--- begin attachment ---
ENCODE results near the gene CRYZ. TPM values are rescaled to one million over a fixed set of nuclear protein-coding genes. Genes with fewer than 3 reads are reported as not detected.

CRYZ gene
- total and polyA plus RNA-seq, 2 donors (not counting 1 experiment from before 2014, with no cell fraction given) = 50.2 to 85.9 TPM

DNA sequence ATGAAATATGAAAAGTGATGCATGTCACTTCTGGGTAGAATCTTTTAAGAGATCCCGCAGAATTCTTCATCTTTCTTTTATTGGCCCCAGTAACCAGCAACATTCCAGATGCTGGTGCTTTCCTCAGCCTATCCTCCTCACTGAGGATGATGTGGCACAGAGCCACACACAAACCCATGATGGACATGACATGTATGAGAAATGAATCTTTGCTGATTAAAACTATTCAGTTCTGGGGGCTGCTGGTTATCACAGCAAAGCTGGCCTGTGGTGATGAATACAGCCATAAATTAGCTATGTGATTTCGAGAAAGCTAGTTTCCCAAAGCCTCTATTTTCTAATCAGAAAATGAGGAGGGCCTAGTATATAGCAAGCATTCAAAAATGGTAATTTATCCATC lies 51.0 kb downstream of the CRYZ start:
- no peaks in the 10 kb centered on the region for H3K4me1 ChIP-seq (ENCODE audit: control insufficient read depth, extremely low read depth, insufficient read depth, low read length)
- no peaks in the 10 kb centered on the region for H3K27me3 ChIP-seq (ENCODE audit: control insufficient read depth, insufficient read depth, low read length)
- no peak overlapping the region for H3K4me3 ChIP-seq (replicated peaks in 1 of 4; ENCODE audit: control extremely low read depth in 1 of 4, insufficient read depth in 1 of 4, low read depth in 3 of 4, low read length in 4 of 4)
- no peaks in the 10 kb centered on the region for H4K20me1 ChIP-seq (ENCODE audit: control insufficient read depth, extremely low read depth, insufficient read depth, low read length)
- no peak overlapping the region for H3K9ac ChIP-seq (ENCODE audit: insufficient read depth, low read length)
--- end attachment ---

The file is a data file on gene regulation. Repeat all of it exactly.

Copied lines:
ENCODE results near the gene CRYZ. TPM values are rescaled to one million over a fixed set of nuclear protein-coding genes. Genes with fewer than 3 reads are reported as not detected.

CRYZ gene
- total and polyA plus RNA-seq, 2 donors (not counting 1 experiment from before 2014, with no cell fraction given) = 50.2 to 85.9 TPM

DNA sequence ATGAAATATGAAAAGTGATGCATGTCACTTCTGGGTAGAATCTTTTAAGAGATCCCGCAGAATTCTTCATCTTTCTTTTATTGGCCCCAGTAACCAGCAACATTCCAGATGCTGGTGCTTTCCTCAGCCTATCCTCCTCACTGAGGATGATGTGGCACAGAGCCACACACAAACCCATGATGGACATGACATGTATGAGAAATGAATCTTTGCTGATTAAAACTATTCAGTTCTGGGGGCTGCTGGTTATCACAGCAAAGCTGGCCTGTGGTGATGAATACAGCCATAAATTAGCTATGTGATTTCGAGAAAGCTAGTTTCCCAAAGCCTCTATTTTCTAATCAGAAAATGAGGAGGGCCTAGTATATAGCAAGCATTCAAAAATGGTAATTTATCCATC lies 51.0 kb downstream of the CRYZ start:
- no peaks in the 10 kb centered on the region for H3K4me1 ChIP-seq (ENCODE audit: control insufficient read depth, extremely low read depth, insufficient read depth, low read length)
- no peaks in the 10 kb centered on the region for H3K27me3 ChIP-seq (ENCODE audit: control insufficient read depth, insufficient read depth, low read length)
- no peak overlapping the region for H3K4me3 ChIP-seq (replicated peaks in 1 of 4; ENCODE audit: control extremely low read depth in 1 of 4, insufficient read depth in 1 of 4, low read depth in 3 of 4, low read length in 4 of 4)
- no peaks in the 10 kb centered on the region for H4K20me1 ChIP-seq (ENCODE audit: control insufficient read depth, extremely low read depth, insufficient read depth, low read length)
- no peak overlapping the region for H3K9ac ChIP-seq (ENCODE audit: insufficient read depth, low read length)